OMAHA, Neb. -- Brendan Hansen was done with swimming after two doses of Olympic heartache.
He's feeling a lot better now.
Next stop: London.
Hansen, who retired from the sport after the Beijing Games but couldn't stay away, made his comeback worthwhile by winning the 100-meter breaststroke at the U.S. Olympic trials Tuesday night.
"No one would ever expect me to do something like that," Hansen said. "I'm not a flashy guy. I don't have grillz in my mouth [like Ryan Lochte]. I don't have eight gold medals [like Michael Phelps]."
Eric Shanteau is heading back to the Olympics, too, and this time he doesn't have to worry about battling cancer. He rallied to finish second to Hansen, pumping his fist when he saw his position, slapping hands with the winner, then running across the deck to kiss his wife.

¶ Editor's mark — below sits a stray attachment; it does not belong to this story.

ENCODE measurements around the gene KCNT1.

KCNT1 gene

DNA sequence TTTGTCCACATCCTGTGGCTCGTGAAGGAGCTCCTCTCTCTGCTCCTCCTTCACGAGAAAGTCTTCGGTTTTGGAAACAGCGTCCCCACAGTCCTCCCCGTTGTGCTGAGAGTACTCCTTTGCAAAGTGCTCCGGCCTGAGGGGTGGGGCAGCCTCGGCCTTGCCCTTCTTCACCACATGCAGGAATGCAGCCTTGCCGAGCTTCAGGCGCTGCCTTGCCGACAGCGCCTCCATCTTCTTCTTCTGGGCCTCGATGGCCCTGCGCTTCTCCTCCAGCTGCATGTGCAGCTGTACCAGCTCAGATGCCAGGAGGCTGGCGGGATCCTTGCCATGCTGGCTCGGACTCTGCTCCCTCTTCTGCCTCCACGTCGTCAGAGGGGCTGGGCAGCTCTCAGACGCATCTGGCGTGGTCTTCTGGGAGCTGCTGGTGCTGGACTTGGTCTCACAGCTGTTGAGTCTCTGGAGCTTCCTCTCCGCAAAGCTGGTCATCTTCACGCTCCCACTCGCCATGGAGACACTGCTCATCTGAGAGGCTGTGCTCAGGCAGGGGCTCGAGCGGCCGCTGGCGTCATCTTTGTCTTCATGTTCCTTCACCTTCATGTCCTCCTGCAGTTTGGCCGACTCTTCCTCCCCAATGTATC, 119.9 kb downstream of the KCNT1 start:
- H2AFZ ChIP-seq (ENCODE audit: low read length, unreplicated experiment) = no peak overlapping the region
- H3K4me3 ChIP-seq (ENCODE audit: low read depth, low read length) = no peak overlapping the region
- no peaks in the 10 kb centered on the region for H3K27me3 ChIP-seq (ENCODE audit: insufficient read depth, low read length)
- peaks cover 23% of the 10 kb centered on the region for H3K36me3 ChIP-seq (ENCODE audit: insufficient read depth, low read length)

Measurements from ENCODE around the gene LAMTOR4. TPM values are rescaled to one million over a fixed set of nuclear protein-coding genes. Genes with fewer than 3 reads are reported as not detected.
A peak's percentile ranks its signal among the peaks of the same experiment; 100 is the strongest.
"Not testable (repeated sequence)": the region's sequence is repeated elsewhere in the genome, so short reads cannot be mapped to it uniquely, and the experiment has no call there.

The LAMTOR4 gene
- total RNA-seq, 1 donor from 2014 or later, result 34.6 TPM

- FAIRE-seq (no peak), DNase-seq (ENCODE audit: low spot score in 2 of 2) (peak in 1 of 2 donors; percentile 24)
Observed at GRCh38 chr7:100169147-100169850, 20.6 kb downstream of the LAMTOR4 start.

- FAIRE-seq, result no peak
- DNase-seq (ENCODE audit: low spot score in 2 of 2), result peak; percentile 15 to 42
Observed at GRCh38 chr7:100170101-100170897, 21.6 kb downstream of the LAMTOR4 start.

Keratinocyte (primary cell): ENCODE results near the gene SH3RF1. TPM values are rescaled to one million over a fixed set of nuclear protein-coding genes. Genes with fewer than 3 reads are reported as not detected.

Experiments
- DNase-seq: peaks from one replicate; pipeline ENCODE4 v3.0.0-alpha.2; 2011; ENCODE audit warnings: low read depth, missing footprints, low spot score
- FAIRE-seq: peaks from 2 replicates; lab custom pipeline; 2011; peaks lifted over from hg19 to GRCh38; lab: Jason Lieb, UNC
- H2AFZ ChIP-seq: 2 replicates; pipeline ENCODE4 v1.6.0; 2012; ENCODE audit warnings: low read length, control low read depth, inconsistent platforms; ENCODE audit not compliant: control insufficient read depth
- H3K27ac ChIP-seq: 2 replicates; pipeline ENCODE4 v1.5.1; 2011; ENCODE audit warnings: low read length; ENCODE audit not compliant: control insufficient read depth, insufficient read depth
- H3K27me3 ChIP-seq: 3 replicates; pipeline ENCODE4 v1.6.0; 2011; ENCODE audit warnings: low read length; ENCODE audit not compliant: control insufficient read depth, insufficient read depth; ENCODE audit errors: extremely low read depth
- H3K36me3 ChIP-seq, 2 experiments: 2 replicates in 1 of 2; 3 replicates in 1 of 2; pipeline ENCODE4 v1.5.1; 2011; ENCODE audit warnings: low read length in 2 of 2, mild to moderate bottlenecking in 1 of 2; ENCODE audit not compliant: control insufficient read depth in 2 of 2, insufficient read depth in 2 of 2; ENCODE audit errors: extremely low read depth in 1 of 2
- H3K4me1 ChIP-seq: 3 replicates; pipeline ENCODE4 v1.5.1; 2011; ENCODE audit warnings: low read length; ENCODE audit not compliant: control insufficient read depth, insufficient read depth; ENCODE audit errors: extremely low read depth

Dana Vollmer, a gold medalist as a teenager in 2004, missed out on the team four years ago while battling injuries and health problems. It's all good now. She got off to a blistering start and soared through the water to easily win the 100 butterfly.
One night after Lochte beat Phelps in the 400 individual medley, Lochte edged him out again in the semifinals of the 200 freestyle.
Also claiming a spot on the Olympic team was Allison Schmitt, who got off to a huge lead in the 400 free right from the blocks and held on to win in 4:02.84. Chloe Sutton earned the second spot in 4:04.18.
Seventeen-year-old Missy Franklin was the top qualifier in the semifinals of the 100 backstroke, putting up a time (59.06) that was less than a second off Gemma Spofforth's world record. Teenagers claimed the next three fastest times, as well: 18-year-old Rachel Bootsma, 17-year-old Olivia Smoliga, and 18-year-old Elizabeth Pelton.
Matt Grevers stamped himself as a favorite in the 100 back with the top semifinal time (53.10).